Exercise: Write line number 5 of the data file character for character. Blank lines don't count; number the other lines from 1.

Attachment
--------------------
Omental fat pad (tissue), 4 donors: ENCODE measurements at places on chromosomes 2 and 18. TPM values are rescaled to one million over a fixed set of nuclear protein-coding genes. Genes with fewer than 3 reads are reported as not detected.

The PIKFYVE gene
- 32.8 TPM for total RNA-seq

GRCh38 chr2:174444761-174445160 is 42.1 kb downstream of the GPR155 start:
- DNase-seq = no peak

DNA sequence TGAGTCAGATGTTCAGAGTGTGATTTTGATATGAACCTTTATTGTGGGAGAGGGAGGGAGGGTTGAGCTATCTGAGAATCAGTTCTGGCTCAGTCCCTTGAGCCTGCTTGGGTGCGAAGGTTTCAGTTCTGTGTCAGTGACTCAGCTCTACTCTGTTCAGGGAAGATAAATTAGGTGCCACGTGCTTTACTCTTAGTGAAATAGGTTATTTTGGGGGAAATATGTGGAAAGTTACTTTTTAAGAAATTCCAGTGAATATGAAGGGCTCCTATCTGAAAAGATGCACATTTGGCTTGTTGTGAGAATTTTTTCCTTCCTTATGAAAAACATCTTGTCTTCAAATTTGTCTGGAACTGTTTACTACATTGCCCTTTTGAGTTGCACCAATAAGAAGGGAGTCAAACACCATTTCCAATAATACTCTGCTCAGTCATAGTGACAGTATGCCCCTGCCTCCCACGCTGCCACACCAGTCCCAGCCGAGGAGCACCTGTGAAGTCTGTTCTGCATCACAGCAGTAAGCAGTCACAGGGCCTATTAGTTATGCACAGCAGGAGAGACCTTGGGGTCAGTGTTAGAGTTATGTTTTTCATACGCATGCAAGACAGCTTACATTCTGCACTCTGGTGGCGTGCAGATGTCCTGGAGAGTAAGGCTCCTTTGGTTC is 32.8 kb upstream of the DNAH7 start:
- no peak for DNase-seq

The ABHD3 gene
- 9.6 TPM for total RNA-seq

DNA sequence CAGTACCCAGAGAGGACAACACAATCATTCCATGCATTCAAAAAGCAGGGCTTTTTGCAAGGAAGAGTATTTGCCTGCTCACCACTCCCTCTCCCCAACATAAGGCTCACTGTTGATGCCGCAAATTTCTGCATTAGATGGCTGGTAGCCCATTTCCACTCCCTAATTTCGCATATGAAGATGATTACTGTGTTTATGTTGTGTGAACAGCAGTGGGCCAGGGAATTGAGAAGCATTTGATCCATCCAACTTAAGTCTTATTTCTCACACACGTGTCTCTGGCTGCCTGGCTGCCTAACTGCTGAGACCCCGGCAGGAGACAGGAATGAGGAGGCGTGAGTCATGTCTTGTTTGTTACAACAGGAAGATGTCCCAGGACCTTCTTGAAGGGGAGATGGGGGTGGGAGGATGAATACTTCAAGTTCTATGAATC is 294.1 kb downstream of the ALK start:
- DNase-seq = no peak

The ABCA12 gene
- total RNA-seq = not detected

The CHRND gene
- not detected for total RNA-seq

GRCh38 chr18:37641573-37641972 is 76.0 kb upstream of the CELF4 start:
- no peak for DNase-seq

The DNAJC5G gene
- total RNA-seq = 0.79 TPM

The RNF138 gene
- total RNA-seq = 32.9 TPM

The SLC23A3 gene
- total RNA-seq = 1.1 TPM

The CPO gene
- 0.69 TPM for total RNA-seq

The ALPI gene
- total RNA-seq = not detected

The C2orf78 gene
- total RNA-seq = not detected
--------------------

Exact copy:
- DNase-seq = no peak